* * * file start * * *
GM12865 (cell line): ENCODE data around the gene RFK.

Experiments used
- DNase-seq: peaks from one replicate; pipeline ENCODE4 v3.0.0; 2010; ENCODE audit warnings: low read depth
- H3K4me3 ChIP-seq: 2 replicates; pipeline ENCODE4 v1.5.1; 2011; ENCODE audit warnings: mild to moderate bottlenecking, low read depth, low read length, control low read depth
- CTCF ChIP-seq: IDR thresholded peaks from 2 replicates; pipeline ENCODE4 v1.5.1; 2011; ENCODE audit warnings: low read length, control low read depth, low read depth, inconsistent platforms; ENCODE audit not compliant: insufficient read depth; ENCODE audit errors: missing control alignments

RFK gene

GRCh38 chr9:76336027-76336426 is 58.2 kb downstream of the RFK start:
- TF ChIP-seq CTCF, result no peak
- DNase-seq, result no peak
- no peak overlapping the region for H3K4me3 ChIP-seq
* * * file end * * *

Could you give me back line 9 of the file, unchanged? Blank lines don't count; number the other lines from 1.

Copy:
- DNase-seq, result no peak